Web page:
Warning Sign No. 1: New highs on negative divergences

"Not only did we witness new highs on negative divergences on many indices, but the banking sector never made new highs and is currently down 15% on the year, drawing eerie similarities to the 2007 topping pattern. Something's not right with the banking sector, and that raises the possibility that market highs are over for this cycle.

Warning Sign No. 2: Volatility expansion

"The year 2017 had record volatility compression. While the CBOE Volatility IndexVIX, +5.91% returned to a quiet period this summer amid low volume and record buyback activity, volatility has broken free of its compression pattern. It's a trend shift we can't ignore, and it highlights an important point: Volatility is here to stay. While it will ebb and flow, 2019 will offer wild market moves in both directions, offering the prospect for a great trading year. Still, it is likely to dissuade investors from a long-held fantasy: That stock prices will go up forever.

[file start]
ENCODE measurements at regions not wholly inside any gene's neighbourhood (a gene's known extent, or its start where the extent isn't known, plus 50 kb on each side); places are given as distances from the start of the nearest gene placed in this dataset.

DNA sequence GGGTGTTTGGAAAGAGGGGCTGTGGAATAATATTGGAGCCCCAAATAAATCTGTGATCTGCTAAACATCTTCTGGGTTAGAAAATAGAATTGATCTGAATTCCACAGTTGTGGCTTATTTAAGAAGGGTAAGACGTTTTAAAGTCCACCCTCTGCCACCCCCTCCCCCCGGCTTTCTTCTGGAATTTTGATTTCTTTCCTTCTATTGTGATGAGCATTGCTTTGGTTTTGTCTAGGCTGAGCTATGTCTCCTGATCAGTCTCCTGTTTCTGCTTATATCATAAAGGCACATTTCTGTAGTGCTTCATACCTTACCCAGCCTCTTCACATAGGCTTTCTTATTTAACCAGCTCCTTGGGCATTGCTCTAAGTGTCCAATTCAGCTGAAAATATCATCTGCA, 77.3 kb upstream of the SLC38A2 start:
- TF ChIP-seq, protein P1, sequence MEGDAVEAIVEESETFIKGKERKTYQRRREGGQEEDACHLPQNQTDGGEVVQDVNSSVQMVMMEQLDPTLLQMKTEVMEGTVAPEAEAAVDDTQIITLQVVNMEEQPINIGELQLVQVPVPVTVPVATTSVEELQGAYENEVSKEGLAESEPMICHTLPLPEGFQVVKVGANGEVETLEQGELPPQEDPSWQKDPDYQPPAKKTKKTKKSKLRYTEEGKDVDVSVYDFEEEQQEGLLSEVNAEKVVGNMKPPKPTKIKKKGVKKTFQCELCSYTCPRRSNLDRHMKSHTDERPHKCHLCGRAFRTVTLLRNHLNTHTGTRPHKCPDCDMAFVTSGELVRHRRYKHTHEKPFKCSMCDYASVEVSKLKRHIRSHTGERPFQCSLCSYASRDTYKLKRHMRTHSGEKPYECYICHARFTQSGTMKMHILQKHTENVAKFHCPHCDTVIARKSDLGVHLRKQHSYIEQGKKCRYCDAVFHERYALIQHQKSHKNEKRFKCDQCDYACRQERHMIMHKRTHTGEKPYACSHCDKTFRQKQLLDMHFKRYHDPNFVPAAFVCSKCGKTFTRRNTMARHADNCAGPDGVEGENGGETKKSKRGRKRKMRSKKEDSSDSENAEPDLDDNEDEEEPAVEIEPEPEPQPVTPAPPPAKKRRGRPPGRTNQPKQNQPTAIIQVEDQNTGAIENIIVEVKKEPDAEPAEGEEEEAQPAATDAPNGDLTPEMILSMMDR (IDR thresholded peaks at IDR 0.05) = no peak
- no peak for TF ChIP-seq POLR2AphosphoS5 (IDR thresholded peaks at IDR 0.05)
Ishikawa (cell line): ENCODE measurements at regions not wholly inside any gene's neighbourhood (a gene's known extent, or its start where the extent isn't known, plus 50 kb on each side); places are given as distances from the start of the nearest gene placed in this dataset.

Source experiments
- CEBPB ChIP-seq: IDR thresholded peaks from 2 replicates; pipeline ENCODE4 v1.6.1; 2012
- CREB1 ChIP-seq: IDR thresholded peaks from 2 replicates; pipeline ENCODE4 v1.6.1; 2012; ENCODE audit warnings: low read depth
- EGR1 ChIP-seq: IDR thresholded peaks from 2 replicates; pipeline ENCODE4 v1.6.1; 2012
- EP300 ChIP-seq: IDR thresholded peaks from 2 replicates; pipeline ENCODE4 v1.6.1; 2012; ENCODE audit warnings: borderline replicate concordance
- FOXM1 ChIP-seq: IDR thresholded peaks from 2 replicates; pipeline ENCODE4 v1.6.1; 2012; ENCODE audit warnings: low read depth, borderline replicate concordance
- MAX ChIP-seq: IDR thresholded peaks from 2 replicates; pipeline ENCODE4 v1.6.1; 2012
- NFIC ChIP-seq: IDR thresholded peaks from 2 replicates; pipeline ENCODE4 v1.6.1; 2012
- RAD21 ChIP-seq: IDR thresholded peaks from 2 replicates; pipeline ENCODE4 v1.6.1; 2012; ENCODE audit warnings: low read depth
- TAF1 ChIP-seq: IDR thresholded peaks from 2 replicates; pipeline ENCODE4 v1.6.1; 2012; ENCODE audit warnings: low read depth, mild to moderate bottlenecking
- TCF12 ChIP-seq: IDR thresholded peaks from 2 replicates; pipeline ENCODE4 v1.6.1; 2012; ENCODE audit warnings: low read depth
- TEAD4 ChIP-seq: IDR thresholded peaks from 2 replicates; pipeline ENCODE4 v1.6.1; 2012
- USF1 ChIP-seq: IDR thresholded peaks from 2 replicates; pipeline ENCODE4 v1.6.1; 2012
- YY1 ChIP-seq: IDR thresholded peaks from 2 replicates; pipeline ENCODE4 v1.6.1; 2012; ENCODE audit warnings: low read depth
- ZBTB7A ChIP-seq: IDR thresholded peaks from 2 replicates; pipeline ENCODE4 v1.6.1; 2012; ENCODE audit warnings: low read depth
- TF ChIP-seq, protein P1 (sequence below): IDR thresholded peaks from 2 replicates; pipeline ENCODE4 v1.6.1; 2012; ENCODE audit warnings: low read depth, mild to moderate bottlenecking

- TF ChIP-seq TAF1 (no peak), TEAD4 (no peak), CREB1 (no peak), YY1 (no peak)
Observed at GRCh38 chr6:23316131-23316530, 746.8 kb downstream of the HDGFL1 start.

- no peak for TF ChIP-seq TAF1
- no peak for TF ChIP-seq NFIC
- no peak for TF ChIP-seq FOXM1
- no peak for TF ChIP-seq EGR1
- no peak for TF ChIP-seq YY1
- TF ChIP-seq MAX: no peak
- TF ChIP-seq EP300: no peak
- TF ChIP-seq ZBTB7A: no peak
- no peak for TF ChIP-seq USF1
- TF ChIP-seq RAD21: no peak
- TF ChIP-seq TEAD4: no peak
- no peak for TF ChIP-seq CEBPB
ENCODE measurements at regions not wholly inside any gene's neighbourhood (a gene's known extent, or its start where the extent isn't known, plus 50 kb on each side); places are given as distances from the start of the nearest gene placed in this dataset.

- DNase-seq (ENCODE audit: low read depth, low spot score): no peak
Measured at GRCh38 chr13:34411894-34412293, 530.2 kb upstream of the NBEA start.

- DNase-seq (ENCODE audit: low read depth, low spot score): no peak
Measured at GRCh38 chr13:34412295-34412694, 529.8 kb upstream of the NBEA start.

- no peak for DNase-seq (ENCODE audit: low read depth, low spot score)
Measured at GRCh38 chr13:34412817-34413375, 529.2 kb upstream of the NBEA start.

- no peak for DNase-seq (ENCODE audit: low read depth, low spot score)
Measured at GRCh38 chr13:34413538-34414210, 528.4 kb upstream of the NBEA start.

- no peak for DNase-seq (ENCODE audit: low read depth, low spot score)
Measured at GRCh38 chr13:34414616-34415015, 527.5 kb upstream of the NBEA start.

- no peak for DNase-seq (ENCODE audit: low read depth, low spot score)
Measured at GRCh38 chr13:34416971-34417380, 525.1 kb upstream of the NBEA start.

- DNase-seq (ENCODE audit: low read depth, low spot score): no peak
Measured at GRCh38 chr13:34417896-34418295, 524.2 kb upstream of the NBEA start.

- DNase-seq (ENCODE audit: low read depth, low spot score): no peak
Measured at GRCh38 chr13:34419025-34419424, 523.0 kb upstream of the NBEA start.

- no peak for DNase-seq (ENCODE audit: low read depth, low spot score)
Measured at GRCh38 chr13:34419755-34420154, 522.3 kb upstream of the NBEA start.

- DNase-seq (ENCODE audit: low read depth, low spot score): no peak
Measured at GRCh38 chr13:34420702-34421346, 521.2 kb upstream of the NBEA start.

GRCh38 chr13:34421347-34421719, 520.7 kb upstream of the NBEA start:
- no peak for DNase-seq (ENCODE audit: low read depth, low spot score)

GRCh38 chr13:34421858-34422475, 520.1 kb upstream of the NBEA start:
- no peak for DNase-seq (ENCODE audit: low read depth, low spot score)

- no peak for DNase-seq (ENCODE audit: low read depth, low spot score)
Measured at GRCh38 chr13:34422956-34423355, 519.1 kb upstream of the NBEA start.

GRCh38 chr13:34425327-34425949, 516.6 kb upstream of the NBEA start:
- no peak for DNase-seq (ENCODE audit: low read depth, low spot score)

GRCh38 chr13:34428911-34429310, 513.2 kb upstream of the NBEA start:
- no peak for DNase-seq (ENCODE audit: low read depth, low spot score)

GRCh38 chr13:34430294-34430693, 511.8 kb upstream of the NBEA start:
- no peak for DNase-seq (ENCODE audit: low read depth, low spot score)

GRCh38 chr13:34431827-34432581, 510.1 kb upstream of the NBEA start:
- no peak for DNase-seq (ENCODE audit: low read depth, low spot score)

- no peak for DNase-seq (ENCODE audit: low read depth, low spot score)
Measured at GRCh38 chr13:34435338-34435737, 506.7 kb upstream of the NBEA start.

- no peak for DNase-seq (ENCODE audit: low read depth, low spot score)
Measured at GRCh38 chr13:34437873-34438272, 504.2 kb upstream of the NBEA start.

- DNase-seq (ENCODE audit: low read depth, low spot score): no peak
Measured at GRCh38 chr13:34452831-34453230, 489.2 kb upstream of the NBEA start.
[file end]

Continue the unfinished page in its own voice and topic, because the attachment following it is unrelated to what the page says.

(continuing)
Warning Sign No. 3: Technical extensions

"The Nasdaq 100 Index NDX, -1.86% up 10 years in a row, reached its limits in 2018 as it disconnected too far above its yearly 5 EMA (exponential moving average).

"As FAANG stocks were printing new market-cap records (while underlying participation was thinning), those stocks reached unsustainable extensions above their historic moving averages. Reconnects are a normal part of markets, and excessive deviations do not last.

"A reconnect is coming, and with it a rather dramatic and important realization: The bull-market trend will break.

Warning Sign No. 4: The 2009 bull-market trend line

"Offering support multiple times this year, the 2009 trend is on the cusp of breaking on multiple indices... The message: Once this trend line breaks, the bull trend is over.

"The other big warning sign comes from the very Federal Reserve that is faced with a critical policy failure: Its attempts to normalize rates have run into a predictable wall: lower highs. After all, this has been the trend for decades now: